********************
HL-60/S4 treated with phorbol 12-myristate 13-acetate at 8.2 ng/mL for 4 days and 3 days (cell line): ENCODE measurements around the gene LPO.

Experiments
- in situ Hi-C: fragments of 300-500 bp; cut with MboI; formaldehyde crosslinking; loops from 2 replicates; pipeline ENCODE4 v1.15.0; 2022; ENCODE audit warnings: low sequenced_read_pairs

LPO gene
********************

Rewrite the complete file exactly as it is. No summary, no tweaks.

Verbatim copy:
HL-60/S4 treated with phorbol 12-myristate 13-acetate at 8.2 ng/mL for 4 days and 3 days (cell line): ENCODE measurements around the gene LPO.

Experiments
- in situ Hi-C: fragments of 300-500 bp; cut with MboI; formaldehyde crosslinking; loops from 2 replicates; pipeline ENCODE4 v1.15.0; 2022; ENCODE audit warnings: low sequenced_read_pairs

LPO gene